Why Row Crops Matter
The Midwest is one of the most critical areas for agricultural production in the world. The U.S. produces around a third of the world’s corn and soybeans, and nearly 90% of that corn and 80% of soybeans comes from the Midwest, making the region a key node in the global food system. Other important row crops, such as rice and wheat, are also produced in the area.
With pressures from climate change, over the long-term crop yields are expected to decline from an increase in temperatures, extreme rain events, and incidents of drought. Along with issues of food security, farmer communities are sure to feel the impacts with forecasts showing real net farm income continuing to fall. Our members understand that the well-being of our farmers, the economy, and our global food and agricultural systems are inextricably bound together, and that strategic investments in rural communities and farm families support the stewardship of our soils and waters for future generations.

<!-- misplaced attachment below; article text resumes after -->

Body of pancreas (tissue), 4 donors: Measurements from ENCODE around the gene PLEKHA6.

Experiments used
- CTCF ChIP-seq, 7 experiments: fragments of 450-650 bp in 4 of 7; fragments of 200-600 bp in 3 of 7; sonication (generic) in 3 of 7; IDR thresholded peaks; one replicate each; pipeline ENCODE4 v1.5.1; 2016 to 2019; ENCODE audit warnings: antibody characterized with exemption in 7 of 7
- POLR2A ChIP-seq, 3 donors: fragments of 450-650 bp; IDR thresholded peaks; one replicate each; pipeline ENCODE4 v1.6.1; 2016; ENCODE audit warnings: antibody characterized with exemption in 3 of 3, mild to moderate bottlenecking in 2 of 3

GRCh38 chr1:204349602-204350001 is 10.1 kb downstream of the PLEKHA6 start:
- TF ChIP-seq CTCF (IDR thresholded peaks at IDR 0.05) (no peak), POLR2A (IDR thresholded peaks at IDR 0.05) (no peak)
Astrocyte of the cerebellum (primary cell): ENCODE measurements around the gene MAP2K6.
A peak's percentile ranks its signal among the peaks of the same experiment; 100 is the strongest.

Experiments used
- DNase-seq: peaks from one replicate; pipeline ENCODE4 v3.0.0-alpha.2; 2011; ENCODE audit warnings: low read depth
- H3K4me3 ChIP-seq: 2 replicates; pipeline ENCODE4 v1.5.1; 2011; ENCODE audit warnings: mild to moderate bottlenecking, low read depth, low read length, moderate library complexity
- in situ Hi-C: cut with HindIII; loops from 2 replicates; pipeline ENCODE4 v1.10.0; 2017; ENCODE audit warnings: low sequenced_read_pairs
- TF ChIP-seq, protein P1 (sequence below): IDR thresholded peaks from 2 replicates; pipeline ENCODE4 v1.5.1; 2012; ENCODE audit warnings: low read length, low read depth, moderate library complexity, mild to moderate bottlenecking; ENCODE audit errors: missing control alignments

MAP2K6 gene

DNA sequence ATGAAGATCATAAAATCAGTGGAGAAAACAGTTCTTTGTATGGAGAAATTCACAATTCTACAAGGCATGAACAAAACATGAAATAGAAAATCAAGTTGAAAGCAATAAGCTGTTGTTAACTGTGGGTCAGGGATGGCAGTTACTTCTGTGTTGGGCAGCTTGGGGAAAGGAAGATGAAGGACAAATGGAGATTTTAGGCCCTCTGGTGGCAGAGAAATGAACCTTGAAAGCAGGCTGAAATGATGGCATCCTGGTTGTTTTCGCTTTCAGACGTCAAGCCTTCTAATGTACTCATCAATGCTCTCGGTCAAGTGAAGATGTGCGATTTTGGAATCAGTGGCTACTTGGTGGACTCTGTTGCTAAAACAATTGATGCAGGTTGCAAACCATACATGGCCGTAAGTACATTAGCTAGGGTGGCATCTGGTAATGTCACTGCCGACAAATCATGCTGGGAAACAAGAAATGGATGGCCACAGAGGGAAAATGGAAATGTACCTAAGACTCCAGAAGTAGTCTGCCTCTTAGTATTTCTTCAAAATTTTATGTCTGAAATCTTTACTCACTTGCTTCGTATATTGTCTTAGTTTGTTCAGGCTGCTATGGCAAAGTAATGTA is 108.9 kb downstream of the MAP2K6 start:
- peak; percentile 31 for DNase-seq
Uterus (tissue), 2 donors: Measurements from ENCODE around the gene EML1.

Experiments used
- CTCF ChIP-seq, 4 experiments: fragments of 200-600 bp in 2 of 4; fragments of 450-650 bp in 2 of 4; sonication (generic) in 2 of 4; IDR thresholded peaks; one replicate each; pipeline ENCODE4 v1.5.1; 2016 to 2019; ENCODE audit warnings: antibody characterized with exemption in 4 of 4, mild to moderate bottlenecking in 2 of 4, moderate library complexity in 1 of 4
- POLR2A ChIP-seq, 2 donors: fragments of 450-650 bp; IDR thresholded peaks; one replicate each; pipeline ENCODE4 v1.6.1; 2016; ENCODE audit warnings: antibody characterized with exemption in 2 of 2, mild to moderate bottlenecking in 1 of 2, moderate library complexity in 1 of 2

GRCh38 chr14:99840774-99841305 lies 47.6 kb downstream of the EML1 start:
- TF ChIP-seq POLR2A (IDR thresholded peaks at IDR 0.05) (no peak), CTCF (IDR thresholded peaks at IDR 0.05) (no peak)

Increased adoption of regenerative farming practices provides us with an opportunity to dramatically improve soil health, strengthen climate resilience across the agricultural system, and improve water quality. In the long-term, advancing strategies like these can add stability to increasingly unpredictable growing conditions and support sustainable sourcing efforts for the crops we consume daily.
“As an agricultural and food company, Cargill sees the Midwest Row Crop Collaborative as a way to support and accelerate the adoption of existing conservation programs set up by farmers and work with customers and organizations that share sustainability goals with the agricultural community.”